Here are some of our favorite articles we shared with you last week.
Document management helps organize data all into one system. However, your business could still suffer from unstructured data after implementing a system. Important steps to organizing unstructured data involve classify types of data that belong in the system, who can access the data and assigning roles of managing the data.
“All organizations have unstructured data, but most are collecting and maintaining large volumes of orphaned data — so called because it has no owner. Without an owner to determine its importance, lifespan or who should have access to it, we default to keeping this data of unknown value forever. I have seen organizations go through a consolidation or migration, or move data centers, and take all of that unassigned unstructured data with them. They just migrate the mess.”
Is your ERP system outdated? Once that occurs, there are really two options moving forward if your business plans on continuing to use ERP: upgrade or replace. There are numerous factors to consider when making this investment. From your business’ current technology to its current funds, this article discusses some of those significant factors.
“You are then faced with the real decision: upgrade or invest in something new. There are several key factors to be taken into account – very few of them related to the functionality of the product. If you’re paying maintenance to your current supplier, you may receive ‘like for like’ software in an upgraded version without further charge for the software. The value of this will depend on how long it was since you last upgraded. Several disruptive changes have occurred in the world of ERP over the last couple of years – changes that should have a major impact on your decision. Of these changes, mobility is arguably the most disruptive.”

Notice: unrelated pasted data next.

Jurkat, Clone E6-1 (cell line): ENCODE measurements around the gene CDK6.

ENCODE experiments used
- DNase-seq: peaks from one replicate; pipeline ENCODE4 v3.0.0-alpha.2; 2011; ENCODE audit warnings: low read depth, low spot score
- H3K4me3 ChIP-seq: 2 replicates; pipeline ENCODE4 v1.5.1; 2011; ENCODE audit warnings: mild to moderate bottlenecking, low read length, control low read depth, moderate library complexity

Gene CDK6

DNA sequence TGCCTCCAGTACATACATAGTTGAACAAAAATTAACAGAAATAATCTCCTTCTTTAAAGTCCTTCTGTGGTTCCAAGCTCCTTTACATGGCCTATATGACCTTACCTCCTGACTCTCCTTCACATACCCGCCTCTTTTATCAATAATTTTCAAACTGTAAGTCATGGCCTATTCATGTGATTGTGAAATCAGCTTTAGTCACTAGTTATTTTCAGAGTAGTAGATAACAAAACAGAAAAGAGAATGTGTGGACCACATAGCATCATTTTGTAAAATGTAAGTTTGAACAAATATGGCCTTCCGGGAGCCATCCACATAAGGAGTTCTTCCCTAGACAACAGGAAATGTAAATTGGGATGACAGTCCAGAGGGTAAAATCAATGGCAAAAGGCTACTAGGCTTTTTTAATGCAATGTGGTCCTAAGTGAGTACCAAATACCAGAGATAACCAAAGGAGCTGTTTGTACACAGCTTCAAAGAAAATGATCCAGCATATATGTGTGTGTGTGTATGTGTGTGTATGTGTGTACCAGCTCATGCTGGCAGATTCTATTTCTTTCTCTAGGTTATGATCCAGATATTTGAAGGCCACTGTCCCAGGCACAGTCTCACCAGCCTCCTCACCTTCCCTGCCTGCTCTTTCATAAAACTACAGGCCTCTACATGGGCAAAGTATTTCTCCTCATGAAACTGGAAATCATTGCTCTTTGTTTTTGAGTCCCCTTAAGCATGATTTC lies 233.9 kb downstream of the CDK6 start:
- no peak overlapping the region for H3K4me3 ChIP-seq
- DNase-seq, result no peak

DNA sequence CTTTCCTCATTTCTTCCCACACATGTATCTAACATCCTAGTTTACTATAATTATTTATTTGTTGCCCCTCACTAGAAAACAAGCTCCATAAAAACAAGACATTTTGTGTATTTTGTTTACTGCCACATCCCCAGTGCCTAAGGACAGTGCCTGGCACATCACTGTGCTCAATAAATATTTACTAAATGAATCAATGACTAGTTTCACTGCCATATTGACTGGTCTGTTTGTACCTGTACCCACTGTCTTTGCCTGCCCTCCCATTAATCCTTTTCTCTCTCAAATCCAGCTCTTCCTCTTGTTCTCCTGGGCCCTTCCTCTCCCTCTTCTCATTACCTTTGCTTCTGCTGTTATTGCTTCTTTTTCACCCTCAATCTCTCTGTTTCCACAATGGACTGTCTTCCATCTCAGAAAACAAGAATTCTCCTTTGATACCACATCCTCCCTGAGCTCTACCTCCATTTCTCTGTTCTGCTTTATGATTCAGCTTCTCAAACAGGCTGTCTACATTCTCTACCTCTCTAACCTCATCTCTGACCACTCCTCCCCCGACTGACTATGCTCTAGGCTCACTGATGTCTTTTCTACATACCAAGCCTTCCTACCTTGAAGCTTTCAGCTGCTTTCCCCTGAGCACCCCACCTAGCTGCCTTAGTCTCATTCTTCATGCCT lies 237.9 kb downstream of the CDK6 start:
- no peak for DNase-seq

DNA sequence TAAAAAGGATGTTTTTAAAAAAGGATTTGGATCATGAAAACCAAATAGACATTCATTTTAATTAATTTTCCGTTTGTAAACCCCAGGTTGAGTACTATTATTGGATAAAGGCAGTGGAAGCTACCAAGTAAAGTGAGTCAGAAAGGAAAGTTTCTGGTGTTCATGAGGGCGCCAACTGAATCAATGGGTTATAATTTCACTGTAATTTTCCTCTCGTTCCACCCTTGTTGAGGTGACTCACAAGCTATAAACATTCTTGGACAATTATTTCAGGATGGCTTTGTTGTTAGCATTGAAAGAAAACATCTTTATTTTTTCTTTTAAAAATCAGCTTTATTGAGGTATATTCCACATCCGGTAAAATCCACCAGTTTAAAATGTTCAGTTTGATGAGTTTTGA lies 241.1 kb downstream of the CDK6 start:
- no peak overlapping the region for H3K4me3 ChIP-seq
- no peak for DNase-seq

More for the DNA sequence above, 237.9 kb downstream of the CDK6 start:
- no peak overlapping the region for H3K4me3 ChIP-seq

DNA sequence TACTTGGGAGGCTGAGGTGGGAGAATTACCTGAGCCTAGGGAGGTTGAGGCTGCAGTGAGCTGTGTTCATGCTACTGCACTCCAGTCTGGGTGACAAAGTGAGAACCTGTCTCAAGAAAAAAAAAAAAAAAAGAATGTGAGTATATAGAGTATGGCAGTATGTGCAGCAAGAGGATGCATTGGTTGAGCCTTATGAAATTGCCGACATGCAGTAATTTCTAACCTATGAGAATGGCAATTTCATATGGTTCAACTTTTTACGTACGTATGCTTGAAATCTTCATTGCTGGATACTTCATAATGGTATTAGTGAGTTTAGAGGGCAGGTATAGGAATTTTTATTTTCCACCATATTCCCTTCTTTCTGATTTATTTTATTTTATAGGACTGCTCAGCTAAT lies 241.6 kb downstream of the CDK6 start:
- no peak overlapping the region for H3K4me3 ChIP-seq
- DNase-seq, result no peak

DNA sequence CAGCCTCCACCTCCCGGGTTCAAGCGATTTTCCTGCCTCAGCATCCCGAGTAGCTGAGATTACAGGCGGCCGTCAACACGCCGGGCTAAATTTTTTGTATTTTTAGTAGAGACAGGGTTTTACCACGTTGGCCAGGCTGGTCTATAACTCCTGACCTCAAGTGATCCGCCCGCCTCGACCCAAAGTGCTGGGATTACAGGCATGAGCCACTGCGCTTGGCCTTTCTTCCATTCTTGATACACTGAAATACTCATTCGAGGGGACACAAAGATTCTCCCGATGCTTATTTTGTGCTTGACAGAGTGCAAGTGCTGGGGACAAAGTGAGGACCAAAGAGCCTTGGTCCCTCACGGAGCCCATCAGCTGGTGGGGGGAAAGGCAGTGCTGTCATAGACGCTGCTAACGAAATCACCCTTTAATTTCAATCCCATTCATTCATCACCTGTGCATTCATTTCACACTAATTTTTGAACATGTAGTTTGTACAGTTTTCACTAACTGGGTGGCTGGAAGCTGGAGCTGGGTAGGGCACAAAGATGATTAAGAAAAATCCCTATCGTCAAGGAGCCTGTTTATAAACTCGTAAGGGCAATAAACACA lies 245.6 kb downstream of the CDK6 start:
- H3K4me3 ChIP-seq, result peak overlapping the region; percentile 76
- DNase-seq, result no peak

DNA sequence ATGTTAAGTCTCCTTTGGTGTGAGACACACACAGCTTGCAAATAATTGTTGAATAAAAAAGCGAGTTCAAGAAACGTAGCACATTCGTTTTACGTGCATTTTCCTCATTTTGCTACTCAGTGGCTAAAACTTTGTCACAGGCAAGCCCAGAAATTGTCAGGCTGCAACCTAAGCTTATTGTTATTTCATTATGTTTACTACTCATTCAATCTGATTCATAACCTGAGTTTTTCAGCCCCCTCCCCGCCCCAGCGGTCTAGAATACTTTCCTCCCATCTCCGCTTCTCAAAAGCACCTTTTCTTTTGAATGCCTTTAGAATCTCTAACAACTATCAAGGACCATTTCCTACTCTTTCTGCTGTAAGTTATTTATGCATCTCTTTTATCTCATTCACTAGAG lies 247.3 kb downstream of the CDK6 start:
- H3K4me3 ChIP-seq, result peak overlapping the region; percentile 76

The usage of the cloud in businesses has increased. Soon, nearly every business will be embracing the cloud. Still, making such an important commitment can unnerve managers. This article discusses a few ways the cloud can work for your business that has never implemented such a system.
“Look at the cloud as an opportunity to shed non-core business functions, whether that’s running your email, phone, or call management systems or perhaps your business social tools. For most businesses, those are necessary functions that have to run right, but IT doesn’t add any particular value by running them in-house. Our experience is that you can actually start to shift some of those functions to the cloud, typically gaining reliability benefits and cost benefits, and thereby freeing up funding to enable you to work more closely with your business partners.”